Asus Tops Greenpeace’s Green Gadget List

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Oh CES, the destination in Sin City for the debut of tons of new gadgets and even more hype. It’s a strange experience living in the convention halls and hotels built out here in the desert, but Greenpeace does it every year to mark the progress of the consumer electronics sector as it moves — albeit slowly — toward providing greener products.

A few observable truths from here on the ground:

  1. Moore’s law is definitely in effect
  2. There are many more men here than women (no surprise, I guess)
  3. Everyone and their brother wants a tablet
  4. Some big tech companies are moving in the right direction by phasing out the use of key toxic chemicals and increasing the energy efficiency of some of their products
  5. Other big tech companies are lagging behind on sustainability and energy efficiency

To highlight the greenest gadgets on store shelves in 2011, we’ve put together a product survey titled, “Towards Greener Electronics” which we released at CES this morning. As we’ve noticed in the past few Guide to Greener Electronics versions, we’re seeing the greatest amount of progress in the reduction of toxic chemicals and the least amount of progress, in comparison, in responsible take-back programs. (You know, like your parents taught you: if you make a mess, you clean it up.)

The Winners

The highest scoring product is the Asus VW-247H-HF computer monitor. This is the best scoring product of any of our three survey editions. In fact, Asus won two categories: notebooks and monitors. We also singled out Apple’s Macbook Pro (s aapl) and Philips’ Econova Television (s phg) for praise, despite these companies not submitting these two products to us.

The category winners are:

  • Desktops: HP Compaq 6005 Pro Ultra-slim (s hpq) (6.06 points)
  • Notebooks: Asus UL30A (5.59 points)
  • Netbooks: Acer TM8172 (5.08 points)
  • Monitors: Asus VW 247H-HF (7.50 points)
  • Mobile Phones: Samsung GT-S7550(Blue Earth) (7.03 points)
  • Televisions: Sharp LC-52SE1 (6.46 points)
  • Smartphones: Sony Ericsson Aspen (M1i) (s sne) (s eric) (6.21 points)

* the full survey is available at

** a new timeline showing five years of kick-butt, greener electronics campaigning is here.

A little history on the survey: In June 2010, Greenpeace invited 21 leading electronics companies to participate in its third Green Electronics Survey. The companies were asked to submit their greenest products from across six categories. Eighteen companies rose to the challenge, sharing their most-prized, environmentally-friendly products. “Toward Green Electronics” ranks these products and assesses the progress made over the past year by consumer electronic companies on their public commitments to green their products and reduce their impact on the environment.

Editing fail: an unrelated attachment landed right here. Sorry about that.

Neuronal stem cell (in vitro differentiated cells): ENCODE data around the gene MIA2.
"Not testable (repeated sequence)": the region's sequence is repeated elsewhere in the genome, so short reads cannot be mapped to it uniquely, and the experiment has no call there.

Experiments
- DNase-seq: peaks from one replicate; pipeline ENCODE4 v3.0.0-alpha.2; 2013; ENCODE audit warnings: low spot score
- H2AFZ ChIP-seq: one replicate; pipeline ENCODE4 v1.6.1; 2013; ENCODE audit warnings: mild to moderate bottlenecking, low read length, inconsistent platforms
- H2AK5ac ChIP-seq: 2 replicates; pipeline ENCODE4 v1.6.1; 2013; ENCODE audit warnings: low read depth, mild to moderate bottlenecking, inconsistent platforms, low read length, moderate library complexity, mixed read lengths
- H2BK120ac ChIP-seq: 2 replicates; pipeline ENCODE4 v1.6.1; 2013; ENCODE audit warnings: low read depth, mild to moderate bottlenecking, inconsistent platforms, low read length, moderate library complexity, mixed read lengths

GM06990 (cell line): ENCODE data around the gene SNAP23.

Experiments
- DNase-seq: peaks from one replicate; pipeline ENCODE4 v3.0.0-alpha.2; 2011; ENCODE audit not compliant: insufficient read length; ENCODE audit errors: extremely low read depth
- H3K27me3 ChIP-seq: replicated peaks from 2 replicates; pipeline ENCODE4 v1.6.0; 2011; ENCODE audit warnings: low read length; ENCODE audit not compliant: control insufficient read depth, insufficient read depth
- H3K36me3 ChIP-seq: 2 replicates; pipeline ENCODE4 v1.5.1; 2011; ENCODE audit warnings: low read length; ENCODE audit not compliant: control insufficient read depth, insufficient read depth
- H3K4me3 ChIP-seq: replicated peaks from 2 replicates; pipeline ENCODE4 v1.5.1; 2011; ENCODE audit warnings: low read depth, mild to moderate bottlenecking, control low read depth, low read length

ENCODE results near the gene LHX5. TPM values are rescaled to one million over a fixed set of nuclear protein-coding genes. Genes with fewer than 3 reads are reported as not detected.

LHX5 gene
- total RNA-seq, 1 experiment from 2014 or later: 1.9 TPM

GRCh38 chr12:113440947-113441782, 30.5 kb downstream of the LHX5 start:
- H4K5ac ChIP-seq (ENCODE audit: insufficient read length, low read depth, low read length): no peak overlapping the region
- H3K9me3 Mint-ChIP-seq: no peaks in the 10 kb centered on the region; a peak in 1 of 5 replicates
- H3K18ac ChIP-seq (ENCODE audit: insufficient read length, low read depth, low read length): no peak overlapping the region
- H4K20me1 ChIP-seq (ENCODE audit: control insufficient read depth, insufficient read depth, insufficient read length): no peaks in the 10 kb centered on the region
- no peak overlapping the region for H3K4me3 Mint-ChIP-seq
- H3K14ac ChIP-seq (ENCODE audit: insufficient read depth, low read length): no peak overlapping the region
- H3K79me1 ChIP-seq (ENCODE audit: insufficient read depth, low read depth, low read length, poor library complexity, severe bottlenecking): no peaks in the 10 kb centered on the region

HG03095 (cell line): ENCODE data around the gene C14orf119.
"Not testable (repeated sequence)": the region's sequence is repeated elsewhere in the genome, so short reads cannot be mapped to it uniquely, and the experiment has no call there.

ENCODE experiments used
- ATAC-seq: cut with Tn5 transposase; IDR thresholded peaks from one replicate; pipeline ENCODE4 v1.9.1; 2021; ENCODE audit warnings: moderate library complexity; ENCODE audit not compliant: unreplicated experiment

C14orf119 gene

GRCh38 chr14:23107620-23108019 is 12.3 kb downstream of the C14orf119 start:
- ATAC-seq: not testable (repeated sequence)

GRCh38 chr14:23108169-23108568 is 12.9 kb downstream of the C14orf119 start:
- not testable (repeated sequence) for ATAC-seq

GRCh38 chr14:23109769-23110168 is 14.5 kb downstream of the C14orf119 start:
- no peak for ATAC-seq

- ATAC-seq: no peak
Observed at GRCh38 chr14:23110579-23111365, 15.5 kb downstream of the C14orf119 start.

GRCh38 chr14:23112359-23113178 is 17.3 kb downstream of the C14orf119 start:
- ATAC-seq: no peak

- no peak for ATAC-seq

For the past six years, Greenpeace has been campaigning for electronics companies to reduce their use of toxic chemicals and improve take-back and responsible recycling programs. Why? At every stage of a product’s lifecycle, from material extraction, through production and consumer use and ultimate disposal, electronic products can impact human health and the environment.

While there’s still plenty of room for improvement — most importantly in the areas of planned obsolescence and the health and safety of electronics workers — in many regards, campaigners and the electronics industry are no longer diametrically opposed on the most important environmental issues. It’s now the speed of change that we discuss, and Greenpeace will continue to push in both corporate boardrooms and global capitals for an end to e-waste pollution.

If you’re at CES and want to reach out, find us on Twitter @coolitchallenge.

Daniel Kessler is a Senior Press Officer for Greenpeace, the leading independent campaigning organization that uses peaceful direct action and creative communication to expose global environmental problems and to promote solutions that are essential to a green and peaceful future. Daniel blogs at and lives and works in the Bay Area.

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“the leading independent campaigning organization that uses peaceful direct action and creative communication to expose global environmental problems”

The sort of self-aggrandizing crap I would expect from Greenpeace.

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